During George W. Bush’s Presidency, there were several similar incidents. Robert W. Pickett, on February 7, 2001, fired a .38 caliber handgun at the perimeter fence of the South Lawn of the White House, leading to a ten minute standoff and the shooting of Pickett by a Secret Service agent. On December 4, 2005, Shawn Cox scaled the White House fence, saying he was destined to marry Chelsea Clinton, not aware that Clinton no longer lived in the White House. On April 8, 2006, Brian Lee Patterson made it to the Front Lawn of the White House, screaming at the top of his lungs, and was only stopped by barking dogs and drawn guns of Secret Service agents. This was followed by intrusions by Roger Witmer on June 4, 2006, and Alexis Janicki on October 13, 2006. Finally, on March 16, 2007, Catalino Lucas Diaz scaled the White House fence with a package he claimed was a bomb, causing a security lockdown for three hours.
The intrusions continued when Barack Obama became President in 2009. On June 9, 2009, Pamela Morgan vaulted over the fence at the northeast corner of the White House compound carrying a backpack, causing a White House lockdown, just as the President was engaged in a closed door meeting with Congressional leaders on the health care reform bill. Then, on November 11, 2011, Oscar Ramiro Ortega-Hernandez fired a Romanian Cugir semiautomatic rifle from his car parked on Constitution Avenue, with nine rounds being fired, four lodging in windows of the living quarters of the First Family. It took five days to find the perpetrator and almost three more years to discover new revelations about the attack, with the Secret Service unaware for four days that the White House had sustained that many shots landing on the building.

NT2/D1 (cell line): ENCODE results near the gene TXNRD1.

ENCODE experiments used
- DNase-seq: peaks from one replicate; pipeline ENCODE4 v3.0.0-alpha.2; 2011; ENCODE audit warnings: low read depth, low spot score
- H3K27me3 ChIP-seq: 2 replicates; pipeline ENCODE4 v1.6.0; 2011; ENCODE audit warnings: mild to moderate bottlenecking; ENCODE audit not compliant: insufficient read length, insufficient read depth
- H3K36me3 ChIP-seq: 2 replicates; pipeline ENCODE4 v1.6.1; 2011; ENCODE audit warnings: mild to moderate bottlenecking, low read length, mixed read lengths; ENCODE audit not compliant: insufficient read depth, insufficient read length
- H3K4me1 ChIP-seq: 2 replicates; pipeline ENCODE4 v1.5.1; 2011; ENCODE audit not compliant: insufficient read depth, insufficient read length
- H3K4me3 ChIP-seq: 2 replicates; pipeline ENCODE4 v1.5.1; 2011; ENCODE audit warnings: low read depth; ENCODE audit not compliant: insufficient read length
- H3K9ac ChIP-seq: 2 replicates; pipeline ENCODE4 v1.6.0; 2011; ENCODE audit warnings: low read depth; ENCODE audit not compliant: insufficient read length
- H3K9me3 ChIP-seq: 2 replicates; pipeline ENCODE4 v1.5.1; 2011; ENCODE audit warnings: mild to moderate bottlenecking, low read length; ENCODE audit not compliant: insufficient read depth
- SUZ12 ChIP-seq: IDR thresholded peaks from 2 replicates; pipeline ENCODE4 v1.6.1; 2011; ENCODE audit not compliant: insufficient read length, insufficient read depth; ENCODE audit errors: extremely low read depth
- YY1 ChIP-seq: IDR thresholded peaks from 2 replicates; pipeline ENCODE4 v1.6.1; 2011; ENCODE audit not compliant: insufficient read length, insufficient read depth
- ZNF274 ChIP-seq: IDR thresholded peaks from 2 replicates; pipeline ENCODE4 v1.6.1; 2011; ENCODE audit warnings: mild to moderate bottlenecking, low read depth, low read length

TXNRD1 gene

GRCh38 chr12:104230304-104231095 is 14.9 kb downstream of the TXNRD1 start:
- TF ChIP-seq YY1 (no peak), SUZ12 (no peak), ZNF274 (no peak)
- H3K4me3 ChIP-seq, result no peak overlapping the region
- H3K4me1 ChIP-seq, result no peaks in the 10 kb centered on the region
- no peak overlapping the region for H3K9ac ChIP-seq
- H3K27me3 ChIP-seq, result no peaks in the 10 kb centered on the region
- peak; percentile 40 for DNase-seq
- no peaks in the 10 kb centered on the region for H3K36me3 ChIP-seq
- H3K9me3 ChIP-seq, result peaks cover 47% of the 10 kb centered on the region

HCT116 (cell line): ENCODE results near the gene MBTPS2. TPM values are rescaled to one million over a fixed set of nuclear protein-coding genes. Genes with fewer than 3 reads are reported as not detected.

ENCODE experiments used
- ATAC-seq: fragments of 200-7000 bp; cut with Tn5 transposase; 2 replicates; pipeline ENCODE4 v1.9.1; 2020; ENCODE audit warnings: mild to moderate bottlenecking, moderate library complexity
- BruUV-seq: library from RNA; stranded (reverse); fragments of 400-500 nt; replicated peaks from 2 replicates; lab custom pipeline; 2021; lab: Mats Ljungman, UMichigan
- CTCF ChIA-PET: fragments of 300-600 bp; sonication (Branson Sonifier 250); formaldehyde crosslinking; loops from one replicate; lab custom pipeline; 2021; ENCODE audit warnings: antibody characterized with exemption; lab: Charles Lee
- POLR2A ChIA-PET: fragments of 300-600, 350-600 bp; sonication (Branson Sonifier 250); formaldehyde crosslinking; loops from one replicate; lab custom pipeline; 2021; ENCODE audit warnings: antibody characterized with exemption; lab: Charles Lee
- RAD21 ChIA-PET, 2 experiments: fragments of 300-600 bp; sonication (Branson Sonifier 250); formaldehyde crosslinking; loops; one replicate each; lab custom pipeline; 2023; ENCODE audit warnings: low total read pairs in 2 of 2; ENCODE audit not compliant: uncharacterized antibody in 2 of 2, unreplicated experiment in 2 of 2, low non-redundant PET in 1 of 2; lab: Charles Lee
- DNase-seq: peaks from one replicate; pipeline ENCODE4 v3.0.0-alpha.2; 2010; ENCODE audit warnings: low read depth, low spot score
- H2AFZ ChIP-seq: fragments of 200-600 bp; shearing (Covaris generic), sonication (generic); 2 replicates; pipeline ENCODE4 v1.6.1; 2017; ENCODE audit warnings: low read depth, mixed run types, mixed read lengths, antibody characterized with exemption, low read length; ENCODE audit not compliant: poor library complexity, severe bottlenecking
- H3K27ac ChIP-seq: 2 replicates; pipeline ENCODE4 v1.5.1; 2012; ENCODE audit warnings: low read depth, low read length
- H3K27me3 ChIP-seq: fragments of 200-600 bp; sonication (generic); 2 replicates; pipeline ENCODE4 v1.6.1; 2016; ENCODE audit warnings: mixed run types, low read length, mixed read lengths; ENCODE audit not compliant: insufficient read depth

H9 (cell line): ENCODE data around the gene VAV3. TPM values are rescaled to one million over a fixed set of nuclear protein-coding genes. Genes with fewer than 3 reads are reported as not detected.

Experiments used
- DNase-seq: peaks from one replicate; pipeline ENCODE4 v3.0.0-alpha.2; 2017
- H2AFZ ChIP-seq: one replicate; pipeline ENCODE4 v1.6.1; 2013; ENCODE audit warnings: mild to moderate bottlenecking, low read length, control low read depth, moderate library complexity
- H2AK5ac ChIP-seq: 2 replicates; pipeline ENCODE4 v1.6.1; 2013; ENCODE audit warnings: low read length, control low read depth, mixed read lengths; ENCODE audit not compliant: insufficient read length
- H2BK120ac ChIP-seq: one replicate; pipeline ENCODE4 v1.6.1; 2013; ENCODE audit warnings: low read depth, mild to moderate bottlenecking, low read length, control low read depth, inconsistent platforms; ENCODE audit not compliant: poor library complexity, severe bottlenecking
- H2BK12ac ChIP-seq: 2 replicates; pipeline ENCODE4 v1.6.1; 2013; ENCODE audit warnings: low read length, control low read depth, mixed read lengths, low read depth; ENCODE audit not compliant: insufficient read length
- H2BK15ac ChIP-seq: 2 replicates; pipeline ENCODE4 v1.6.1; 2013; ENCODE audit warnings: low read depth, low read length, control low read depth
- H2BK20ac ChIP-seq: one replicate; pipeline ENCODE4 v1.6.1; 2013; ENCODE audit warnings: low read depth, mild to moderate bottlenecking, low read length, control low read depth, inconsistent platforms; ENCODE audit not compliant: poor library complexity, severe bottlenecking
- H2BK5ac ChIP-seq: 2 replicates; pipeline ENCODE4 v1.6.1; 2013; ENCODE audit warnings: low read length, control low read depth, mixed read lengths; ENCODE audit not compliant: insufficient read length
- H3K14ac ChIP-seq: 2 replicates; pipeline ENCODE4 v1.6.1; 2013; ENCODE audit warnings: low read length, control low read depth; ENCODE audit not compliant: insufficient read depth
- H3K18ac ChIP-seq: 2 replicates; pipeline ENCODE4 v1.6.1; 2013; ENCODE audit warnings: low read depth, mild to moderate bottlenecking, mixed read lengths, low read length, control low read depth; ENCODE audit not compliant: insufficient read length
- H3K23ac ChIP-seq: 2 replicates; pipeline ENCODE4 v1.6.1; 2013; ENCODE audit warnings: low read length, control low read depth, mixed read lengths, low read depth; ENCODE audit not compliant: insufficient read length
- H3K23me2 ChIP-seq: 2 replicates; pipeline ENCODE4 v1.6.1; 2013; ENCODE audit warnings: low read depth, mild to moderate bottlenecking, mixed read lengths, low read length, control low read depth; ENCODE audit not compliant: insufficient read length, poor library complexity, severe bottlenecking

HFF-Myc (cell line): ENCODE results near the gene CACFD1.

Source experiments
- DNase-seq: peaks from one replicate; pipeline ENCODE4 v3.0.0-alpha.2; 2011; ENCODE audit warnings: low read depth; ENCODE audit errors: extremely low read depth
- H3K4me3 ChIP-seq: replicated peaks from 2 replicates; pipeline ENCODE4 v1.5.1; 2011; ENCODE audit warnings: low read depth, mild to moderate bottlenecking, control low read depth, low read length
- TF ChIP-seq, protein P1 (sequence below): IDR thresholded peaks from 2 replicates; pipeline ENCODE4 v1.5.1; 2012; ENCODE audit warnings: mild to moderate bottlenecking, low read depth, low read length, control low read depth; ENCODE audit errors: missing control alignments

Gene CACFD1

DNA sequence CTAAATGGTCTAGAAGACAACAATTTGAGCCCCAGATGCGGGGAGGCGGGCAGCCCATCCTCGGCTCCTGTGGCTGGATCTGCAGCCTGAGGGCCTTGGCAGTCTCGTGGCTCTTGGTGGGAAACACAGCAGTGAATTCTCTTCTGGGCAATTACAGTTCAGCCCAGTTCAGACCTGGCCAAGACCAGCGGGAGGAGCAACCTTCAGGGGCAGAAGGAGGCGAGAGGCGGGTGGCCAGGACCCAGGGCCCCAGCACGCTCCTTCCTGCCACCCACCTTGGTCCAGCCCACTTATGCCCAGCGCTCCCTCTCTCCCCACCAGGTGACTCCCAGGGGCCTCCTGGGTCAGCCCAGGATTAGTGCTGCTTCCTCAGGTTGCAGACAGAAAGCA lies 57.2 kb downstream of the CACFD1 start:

Then, the shock on September 19, 2014 really woke up the nation to the constantly growing threat of intruders and “Fence Jumpers,” when Omar J. Gonzalez scaled the White House fence on the Pennsylvania Avenue side, ran to the North Portico of the building, and entered deep into the White House and was able to reach as far as the stairs leading up to the private quarters of the First Family. The Obamas, fortunately, had just left by helicopter for Camp David, but still this was extremely alarming, and led to a new Secret Service head, and moves to reinforce the fence with sharp spikes. And yet, Joseph Caputo, on Thanksgiving Day last week, November 26, 2015, was still able to scale the fence and run a substantial distance before being tackled.
So even with enhanced measures, there is a constant threat to the President and the First Family in their own home, the White House. Outside security for the President when he travels is important, but home security is also essential, and lax security is very worrisome. Somehow, much more needs to be done in a time of domestic terrorism, foreign terrorism, and the growing reality of major mental health problems, too often overlooked or ignored.
comments powered by Disqus
- Top Ten differences between the Iraq War and Trump’s Proposed Iran War
- Woodrow Wilson Foundation Releases Findings on Why Americans Don't Know History
- How will Obama be remembered? A massive new oral history project will help shape his legacy.
- 30 Years Later, Making Sense Of The MOVE Bombing
- They Resisted Hitler. They Were Executed. At Last, They Lie at Rest.
- Historians Argue That The History Major Won’t Go the Way of the Dodo
- Tenure, Twitter and Taking Her Board to Task
- The new Statue of Liberty Museum is a quiet paean to America’s embrace of immigrants—but what is there to celebrate?
- McCullough’s new book on pioneers’ history draws criticism
- What to Do With Richmond’s Confederate Statues